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Woody Allen

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Biography

Before he emerged as one of the foremost American filmmakers of the 20th century, Woody Allen was a standup comic. Although his tenure as a performing comedian was relatively short-lived, its importance to the development of his later work was pivotal; on-stage and on record, Allen honed to perfection the uniquely neurotic and uniquely New York sensibility which became the hallmarks of his career as an actor, writer, and director, firmly establishing the self-deprecating, awkward persona which long defined him in the eyes of the movie-going public. Woody Allen was born Allen Stewart Konigsberg in Brooklyn, New York on December 1, 1935. After adopting his stage name at the age of 17, in 1953 he enrolled in New York University's film program, quickly failing the course "Motion Picture Production" and dropping out of school to begin writing for comedian David Alber for the sum of $20 a week. Two years later, Allen graduated to writing for television, working on the staff of the legendary Your Show of Shows as well as penning material for Pat Boone. During his five-year tenure in television, his efforts won him an Emmy nomination, but like Mel Brooks, Allen found a career as a writer stifling, and eventually decided to try his hand as a performer. He made his professional debut in 1960 at the Blue Angel club in Manhattan; success came slowly, and the first major published review of his act did not appear until two years later. However, his comic worldview was different and fresh, and his talents soon caught the eye of television booking agents; beginning in 1963, Allen became a frequent talk show guest, and by the following year, he recorded his self-titled debut LP, a litany of regrets about his marriage, his collegiate years, and his stint playing Little League. Woody Allen, Vol. 2, a collection of ambitious comic tales, followed in 1965, although by this point Allen was already losing interest in the standup form; that same year, he made his film debut in the comedy What's New, Pussycat?, which he also wrote. For all intents and purposes, his career as a stage comedian -- a period he later admitted was wracked with fear and self-doubt -- ended with the release of 1968's Woody Allen Three; a year later, the success of the feature Take the Money and Run (which he wrote, directed, and starred in) guaranteed him a future as a filmmaker. By 1977's Academy Award-winning Annie Hall, Allen stood as one of the truly monumental talents of his time, a position solidified by later masterpieces including 1979's Manhattan, 1986's Hannah and Her Sisters, and 1989's Crimes and Misdemeanors. His longtime interest in playing jazz was the subject of the 1998 documentary Wild Man Blues, as well as its accompanying soundtrack. Allen's three comedy albums have been periodically reissued over the years, first in 1972 by United Artists in a two-LP package called The Night Club Years 1964-1968, and later in a set titled Standup Comic (which at various times was issued by United Artists, Casablanca, and Rhino Records). In 2014, Razor & Tie-issued The Stand-Up Years, which collected Allen's three albums in full along with unreleased bonus material. ~ Jason Ankeny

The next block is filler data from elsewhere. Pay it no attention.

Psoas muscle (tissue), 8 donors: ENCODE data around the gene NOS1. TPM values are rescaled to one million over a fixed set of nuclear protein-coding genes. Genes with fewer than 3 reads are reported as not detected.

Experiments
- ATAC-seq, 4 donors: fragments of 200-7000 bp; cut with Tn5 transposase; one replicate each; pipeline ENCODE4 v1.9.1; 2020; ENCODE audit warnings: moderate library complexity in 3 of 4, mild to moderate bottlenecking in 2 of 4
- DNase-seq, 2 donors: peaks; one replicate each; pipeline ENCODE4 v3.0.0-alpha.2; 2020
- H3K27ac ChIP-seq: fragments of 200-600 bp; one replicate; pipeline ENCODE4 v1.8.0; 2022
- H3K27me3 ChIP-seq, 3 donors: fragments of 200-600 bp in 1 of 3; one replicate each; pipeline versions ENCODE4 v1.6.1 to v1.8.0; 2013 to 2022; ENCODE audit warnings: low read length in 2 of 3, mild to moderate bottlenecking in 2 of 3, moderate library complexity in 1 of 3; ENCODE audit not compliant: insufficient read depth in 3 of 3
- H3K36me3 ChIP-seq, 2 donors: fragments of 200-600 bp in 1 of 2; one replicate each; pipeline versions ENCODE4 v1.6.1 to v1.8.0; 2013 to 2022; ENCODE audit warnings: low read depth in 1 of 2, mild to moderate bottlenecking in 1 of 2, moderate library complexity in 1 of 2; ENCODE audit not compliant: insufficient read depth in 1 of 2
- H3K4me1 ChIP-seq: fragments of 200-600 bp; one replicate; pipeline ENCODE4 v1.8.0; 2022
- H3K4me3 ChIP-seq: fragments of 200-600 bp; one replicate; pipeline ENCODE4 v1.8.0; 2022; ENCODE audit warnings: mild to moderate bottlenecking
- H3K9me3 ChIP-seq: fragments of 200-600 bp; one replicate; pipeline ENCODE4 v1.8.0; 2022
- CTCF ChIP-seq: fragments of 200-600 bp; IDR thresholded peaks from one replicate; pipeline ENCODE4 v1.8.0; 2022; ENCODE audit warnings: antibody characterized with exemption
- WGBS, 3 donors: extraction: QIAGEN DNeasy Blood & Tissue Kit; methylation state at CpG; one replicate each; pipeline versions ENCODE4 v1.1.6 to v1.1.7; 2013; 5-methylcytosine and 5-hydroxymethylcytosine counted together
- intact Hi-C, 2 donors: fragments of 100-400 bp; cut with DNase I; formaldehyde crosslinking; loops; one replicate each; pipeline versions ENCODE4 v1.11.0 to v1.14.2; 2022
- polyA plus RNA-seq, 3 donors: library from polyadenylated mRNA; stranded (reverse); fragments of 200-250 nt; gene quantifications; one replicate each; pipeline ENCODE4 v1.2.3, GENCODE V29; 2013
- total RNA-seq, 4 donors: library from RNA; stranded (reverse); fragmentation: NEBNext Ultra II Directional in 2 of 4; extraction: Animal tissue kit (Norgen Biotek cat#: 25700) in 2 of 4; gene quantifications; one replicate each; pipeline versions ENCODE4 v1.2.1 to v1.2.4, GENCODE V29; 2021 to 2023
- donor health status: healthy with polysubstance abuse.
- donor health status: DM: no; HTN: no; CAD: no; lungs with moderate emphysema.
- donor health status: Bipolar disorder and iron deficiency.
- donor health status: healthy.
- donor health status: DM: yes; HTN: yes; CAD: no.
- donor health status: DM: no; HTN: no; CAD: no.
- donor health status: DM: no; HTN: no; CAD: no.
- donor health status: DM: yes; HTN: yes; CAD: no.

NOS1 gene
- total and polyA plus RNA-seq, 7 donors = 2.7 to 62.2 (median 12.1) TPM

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Top Tracks

  1.   Track
    Popularity
  2.   The Science Fiction Film
  3.   Unhappy Childhood
  4.   Bullet in My Breast Pocket
  5.   Pets
  6.   The Army
  7.   My Grandfather
  8.   Vegas
  9.   N.Y.U.
  10.   The Moose
  11.   The Great Renaldo
  12.   European Trip
  13.   Down South
  14.   The New Comic
  15.   Loyalty
  16.   Mort Sahl - Changed the History of Comedy
  17.   Whispering by Goodman Group
  18.   Mechanical Objects
  19.   After You've Gone by Woody Allen Trio
  20.   Eggs Benedict
  21.   Woody's Influences
  22.   Private Life
  23.   My Marriage
  24.   Brooklyn
  25.   The Police
  26.   The Rolls Royce of Management
  27.   You Made Me Love You
  28.   The Lost Generation
  29.   What's New Pussycat
  30.   Frenesi
  31.   A Love Story
  32.   Live in Chicago: Part 2
  33.   The Kidnapping
  34.   Truckin'
  35.   At the Jazz Band Ball
  36.   Sing, Sing, Sing by Benny Goodman & His Orchestra
  37.   Kidnapped
  38.   Alabama Song
  39.   Moonglow by Artie Shaw & His Orchestra
  40.   Tickle-Toe by Count Basie Orchestra
  41.   Body and Soul by Goodman Group
  42.   Yaaka Hula Hickey Dula
  43.   Writing
  44.   Wild Man Blues
  45.   Tie Me to Your Apron Strings Again
  46.   The Vodka Ad
  47.   Swing Lullaby
  48.   Second Marriage
  49.   Poor Butterfly by Red Nichols & His Orchestra
  50.   Pappy's B Flat Blues
  51.   Oral Contraception
  52.   Hear Me Talkin' to Ya?
  53.   Summing Up
  54.   Dippermouth Blues
  55.   Advice
  56.   Swedish Movie
  57.   The Village
  58.   Footnote
  59.   Sunrise Serenade by The Glenn Miller Orchestra
  60.   Audience Response
  61.   Sophisticated Lady
  62.   She's Funny That Way
  63.   Penthouse Serenade (When We're Alone)
  64.   That Jungle Jamboree
  65.   Lonesome Blues by Woody Allen Trio
  66.   Formats and Styles
  67.   Rise to Stardom
  68.   Caravan
  69.   Superman
  70.   Questions and Answers
  71.   Taking a Shower (A Pantomime)
  72.   Live in Chicago: Part 1
  73.   Relating to Woody
  74.   Stage Persona
  75.   Ad Libs
  76.   Science Fiction Movie
  77.   Comedy and Pain
  78.   Reminiscences
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